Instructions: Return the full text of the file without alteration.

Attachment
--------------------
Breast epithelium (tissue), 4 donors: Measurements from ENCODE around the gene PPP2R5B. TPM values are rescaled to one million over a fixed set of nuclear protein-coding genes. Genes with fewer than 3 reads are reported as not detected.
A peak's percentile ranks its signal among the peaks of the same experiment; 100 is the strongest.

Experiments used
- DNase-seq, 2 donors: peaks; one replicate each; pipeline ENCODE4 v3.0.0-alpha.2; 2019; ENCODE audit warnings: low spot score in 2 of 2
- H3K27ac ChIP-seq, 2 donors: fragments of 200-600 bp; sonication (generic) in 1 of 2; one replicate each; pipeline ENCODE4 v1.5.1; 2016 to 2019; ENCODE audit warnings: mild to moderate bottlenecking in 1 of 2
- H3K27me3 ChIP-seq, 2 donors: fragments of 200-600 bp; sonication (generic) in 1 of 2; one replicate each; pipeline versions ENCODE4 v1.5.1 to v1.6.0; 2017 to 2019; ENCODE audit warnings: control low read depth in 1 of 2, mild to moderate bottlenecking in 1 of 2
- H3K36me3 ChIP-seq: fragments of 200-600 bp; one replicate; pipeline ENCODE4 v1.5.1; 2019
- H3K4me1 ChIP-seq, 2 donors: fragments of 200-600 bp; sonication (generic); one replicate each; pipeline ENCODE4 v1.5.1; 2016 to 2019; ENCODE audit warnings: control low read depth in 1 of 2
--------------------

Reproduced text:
Breast epithelium (tissue), 4 donors: Measurements from ENCODE around the gene PPP2R5B. TPM values are rescaled to one million over a fixed set of nuclear protein-coding genes. Genes with fewer than 3 reads are reported as not detected.
A peak's percentile ranks its signal among the peaks of the same experiment; 100 is the strongest.

Experiments used
- DNase-seq, 2 donors: peaks; one replicate each; pipeline ENCODE4 v3.0.0-alpha.2; 2019; ENCODE audit warnings: low spot score in 2 of 2
- H3K27ac ChIP-seq, 2 donors: fragments of 200-600 bp; sonication (generic) in 1 of 2; one replicate each; pipeline ENCODE4 v1.5.1; 2016 to 2019; ENCODE audit warnings: mild to moderate bottlenecking in 1 of 2
- H3K27me3 ChIP-seq, 2 donors: fragments of 200-600 bp; sonication (generic) in 1 of 2; one replicate each; pipeline versions ENCODE4 v1.5.1 to v1.6.0; 2017 to 2019; ENCODE audit warnings: control low read depth in 1 of 2, mild to moderate bottlenecking in 1 of 2
- H3K36me3 ChIP-seq: fragments of 200-600 bp; one replicate; pipeline ENCODE4 v1.5.1; 2019
- H3K4me1 ChIP-seq, 2 donors: fragments of 200-600 bp; sonication (generic); one replicate each; pipeline ENCODE4 v1.5.1; 2016 to 2019; ENCODE audit warnings: control low read depth in 1 of 2